Being out of work hadn't tamed him; his first play call of the 1987 season was a double reverse pass. The handoff went to a halfback, who handed off to a flanker, who pitched it back to the quarterback, who threw it to the halfback.
When the Blue Devils went 5-6 in his first season, someone suggested he should be happy to be competitive. "Bullcrap," Spurrier said. "We're not here just to put up a game." Duke went 7-3-1 and 8-4 in next two seasons, and the 1989 team, his last before departing for Florida, went to the All American Bowl. It was the Blue Devils' first postseason appearance since 1960.
When complaints came that Spurrier was intentionally running up scores, athletic director Tom Butters just said, "We've never been accused of that at Duke before. It feels kind of good."
It's only another instance of gamesmanship when Spurrier talks, in folksy way, about "ball plays." The fact is they are made up of sophisticated knowledge, a quicksilver ability to see the geometry of the field and the various permutations of 22 players. His assistant coaches report that his retention and recall are such that he can direct an entire practice without a single sheet of paper in his hand. "He'd make every call and he wouldn't even have a script with him," said Spurrier's former defensive assistant, Bob Stoops, the coach at Oklahoma. "It's all up there in his head."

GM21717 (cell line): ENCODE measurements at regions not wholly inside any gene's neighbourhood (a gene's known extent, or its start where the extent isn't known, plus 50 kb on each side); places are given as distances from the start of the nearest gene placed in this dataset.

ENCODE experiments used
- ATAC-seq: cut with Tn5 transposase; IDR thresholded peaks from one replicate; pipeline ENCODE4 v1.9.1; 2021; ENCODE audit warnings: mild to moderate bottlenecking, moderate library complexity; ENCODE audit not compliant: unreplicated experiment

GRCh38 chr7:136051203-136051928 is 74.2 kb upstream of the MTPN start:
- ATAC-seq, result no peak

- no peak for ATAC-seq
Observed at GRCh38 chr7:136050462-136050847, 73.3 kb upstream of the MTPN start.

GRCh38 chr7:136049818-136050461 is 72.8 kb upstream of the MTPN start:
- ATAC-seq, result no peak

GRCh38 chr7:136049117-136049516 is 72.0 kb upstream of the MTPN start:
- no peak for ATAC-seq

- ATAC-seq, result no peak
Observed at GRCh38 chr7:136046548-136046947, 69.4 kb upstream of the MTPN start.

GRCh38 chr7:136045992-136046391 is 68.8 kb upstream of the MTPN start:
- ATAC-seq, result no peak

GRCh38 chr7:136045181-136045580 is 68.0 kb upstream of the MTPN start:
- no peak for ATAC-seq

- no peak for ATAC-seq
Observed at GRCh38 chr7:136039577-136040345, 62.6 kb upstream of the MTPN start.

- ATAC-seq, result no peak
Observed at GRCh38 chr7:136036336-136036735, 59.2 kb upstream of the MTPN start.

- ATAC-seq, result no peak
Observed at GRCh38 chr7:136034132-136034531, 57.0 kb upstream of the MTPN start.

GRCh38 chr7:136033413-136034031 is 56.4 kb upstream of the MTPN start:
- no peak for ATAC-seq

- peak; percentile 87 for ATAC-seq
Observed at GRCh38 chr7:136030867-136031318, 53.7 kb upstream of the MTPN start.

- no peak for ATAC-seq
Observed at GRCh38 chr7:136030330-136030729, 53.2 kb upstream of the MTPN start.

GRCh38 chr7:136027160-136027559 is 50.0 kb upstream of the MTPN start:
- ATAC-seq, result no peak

The Redskins got a dose of Spurrier's know-how, not to mention flair, on his first day of work. Spurrier walked into a meeting room, stood in front of a chalkboard and opened his playbook to begin teaching his offense. He flipped through the book, and couldn't find what he was looking for, diagrams of the receivers' routes. "Well, shoot, I ought to be able to draw it up by now, I been doing it for 30 years," he said.
Spurrier slapped the book shut and began drawing from memory. His hand flew across the board, diagramming, what he wanted in a hitch, a slant, an out, a go. "Just teaching off the top of his head," quarterback Danny Wuerffel says.
It was immediately apparent that Spurrier doesn't have a scared bone in his body. Fear of failure is simply not part of his operating equipment, if it was, he would never have left Florida. "It doesn't frighten him," Jerri says. He certainly didn't seem frightened in exhibition games. If the Redskins' 4-1 performance, scoring over 35 points in four of those games, was ultimately meaningless, it was also suggestive.
Trammell was on the sideline for the Redskins' opening exhibition, a 38-7 victory over the San Francisco 49ers in Osaka, Japan. As they walked off the field together, Trammell said, "Congrats, you got your first pro win. They looked mighty good."
Spurrier shrugged. "It's not something you hadn't been looking at for the last 10 years," he said.
Ask him point blank if he is apprehensive about his professional debut, and Spurrier says, brightly, cheerfully, "We don't plan on losing." Ask him what he intends to do on the first play of the season, and he pauses. You can almost see him sketching out his plans in the interesting space that is his boyish head. "Oh, I don't want to give away any secrets," he says. "But I imagine we'll toss it somewhere."